In the digital world, eavesdropping is a form of cyberattack where voice over internet protocol (VoIP) phone calls are intercepted and recorded, usually to glean personal or business information. Since it does not affect call quality, it’s hard to tell if you’ve been a victim of eavesdropping.
Eavesdropping is the intentional act of secretly listening in on a conversation, usually not for the best of intentions. Although today the act also includes VoIP telephone systems, it’s not a recent trend. As exemplified by the SIPtap attacks of 2007 and the Peskyspy trojans of 2009, cybercriminals have had their eye on VoIP ever since it was introduced to the market.
As 2017 rolls in, the threat of more formidable cyber attacks looms large. Hackers and the cyber police will spend a lot of time outsmarting each other, while consumers of technology, individuals and businesses alike, anticipate the best security plan that can guarantee they sleep soundly at night.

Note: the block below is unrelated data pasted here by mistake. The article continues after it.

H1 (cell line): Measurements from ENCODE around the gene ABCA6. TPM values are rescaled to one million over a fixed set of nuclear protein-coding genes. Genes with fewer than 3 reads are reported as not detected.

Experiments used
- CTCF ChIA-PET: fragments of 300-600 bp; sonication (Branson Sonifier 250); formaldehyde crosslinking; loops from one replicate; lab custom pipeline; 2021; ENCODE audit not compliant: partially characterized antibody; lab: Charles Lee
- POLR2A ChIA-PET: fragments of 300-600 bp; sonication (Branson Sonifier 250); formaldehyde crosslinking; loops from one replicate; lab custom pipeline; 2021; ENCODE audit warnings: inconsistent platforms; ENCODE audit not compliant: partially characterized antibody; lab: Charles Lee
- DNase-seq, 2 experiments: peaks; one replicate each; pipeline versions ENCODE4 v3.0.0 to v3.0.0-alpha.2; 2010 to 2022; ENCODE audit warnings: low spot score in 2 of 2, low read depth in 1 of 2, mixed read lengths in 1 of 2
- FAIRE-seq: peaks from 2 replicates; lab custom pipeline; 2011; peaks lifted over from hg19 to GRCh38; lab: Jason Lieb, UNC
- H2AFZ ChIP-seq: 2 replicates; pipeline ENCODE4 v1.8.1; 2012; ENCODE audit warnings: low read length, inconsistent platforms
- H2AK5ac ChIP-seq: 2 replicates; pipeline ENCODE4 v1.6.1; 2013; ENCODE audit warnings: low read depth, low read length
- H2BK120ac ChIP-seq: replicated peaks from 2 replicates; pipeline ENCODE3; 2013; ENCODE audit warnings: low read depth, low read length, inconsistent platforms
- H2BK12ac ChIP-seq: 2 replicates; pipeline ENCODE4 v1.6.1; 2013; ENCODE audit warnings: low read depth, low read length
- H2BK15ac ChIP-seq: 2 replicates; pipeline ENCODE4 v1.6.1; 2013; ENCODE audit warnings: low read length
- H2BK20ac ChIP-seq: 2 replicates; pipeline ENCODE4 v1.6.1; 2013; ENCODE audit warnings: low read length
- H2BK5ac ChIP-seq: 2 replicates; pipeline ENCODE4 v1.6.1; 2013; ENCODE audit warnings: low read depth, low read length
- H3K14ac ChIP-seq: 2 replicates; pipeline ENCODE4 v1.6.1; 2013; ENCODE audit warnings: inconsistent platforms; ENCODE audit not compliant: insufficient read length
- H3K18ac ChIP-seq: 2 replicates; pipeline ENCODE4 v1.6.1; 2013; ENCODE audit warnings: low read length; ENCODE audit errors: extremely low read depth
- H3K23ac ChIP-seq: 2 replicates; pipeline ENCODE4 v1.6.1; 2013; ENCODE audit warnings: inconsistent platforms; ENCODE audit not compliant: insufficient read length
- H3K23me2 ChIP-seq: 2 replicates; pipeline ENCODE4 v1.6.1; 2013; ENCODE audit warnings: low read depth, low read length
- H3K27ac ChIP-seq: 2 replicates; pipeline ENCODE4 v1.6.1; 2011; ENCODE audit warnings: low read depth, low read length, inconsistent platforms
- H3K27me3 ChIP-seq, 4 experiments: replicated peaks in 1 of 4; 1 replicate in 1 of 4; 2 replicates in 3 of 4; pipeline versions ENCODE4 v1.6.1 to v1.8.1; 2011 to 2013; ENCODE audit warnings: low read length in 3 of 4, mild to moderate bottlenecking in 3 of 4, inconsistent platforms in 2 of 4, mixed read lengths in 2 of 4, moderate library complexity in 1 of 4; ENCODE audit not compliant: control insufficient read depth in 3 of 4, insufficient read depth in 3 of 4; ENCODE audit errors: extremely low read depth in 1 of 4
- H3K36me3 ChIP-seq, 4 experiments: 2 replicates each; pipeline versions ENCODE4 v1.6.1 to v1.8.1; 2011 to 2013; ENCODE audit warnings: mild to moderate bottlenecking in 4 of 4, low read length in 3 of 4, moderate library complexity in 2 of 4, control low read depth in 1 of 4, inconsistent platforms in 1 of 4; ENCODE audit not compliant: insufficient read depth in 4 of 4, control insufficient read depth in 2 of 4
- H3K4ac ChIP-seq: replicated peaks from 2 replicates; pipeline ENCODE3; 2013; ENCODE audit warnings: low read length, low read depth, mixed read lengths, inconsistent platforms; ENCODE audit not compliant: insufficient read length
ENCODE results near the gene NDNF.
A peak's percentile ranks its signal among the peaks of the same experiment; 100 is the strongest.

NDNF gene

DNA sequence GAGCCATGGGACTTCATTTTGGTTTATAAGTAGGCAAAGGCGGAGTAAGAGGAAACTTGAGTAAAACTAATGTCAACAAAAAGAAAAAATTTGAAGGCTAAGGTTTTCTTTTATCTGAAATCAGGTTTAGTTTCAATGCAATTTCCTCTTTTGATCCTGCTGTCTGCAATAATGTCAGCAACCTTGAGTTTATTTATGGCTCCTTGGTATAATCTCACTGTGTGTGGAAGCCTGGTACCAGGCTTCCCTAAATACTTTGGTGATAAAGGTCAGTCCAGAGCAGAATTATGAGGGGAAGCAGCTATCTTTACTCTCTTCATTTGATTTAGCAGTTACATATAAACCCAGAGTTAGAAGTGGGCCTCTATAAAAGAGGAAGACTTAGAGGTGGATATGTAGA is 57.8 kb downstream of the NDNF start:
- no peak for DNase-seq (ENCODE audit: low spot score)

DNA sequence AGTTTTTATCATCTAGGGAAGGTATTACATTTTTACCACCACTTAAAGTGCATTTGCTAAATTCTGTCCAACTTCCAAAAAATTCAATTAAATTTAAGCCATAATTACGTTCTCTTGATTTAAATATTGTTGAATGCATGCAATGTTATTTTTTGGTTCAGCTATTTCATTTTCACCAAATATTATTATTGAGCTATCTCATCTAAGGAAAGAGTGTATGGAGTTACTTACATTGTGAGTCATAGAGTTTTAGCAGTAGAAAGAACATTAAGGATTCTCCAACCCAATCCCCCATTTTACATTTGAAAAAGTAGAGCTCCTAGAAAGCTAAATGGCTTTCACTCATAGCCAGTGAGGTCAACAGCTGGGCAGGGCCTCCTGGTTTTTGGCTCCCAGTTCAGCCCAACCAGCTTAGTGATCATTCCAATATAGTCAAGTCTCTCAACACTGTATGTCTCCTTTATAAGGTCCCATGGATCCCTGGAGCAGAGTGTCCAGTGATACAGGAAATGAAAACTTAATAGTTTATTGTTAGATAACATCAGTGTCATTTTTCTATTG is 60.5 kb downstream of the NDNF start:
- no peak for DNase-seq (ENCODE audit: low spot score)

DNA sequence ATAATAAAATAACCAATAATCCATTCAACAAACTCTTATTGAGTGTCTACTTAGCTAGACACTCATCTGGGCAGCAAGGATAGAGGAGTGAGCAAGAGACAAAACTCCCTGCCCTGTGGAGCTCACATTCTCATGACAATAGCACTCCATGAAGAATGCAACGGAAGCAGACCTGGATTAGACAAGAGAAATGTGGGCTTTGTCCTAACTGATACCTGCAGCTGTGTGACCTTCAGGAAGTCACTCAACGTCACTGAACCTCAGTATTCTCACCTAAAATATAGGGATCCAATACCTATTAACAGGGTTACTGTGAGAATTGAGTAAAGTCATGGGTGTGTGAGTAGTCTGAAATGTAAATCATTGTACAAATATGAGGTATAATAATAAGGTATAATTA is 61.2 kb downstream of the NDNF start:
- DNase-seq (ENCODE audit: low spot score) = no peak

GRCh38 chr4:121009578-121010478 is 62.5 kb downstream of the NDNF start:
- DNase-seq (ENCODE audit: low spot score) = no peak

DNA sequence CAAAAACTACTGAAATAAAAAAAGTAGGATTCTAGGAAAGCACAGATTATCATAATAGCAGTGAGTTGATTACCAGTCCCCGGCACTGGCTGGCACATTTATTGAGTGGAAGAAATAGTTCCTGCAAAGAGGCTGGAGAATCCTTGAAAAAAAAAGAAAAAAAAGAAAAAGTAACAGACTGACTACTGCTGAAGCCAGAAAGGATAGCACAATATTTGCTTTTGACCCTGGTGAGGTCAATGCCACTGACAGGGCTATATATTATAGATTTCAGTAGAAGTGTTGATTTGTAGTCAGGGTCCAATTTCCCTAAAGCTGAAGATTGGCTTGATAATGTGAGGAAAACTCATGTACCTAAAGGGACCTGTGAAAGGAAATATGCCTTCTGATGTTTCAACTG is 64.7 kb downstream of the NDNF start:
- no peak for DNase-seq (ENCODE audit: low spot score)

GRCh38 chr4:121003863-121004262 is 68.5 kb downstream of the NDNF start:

There are numerous strains of malware out there, but one particularly unpleasant one is ransomware. While this malicious software has been around for some time, recently a newer, nastier upgrade was discovered. Posing a threat to businesses of all sizes, the program, called Chimera, has upped the ante when it comes to scaring its victims out of their hard-earned cash.
Earlier this month, social media platform Twitter alerted a number of its users to the fact that their accounts may have been hacked into by something, or someone, known as a “state-sponsored actor.” While a warning of this kind is certainly not unprecedented – for some time now, both Facebook and Google have also been contacting any of their users who they think may have been targeted – it suggests that attacks of this type are becoming more widespread.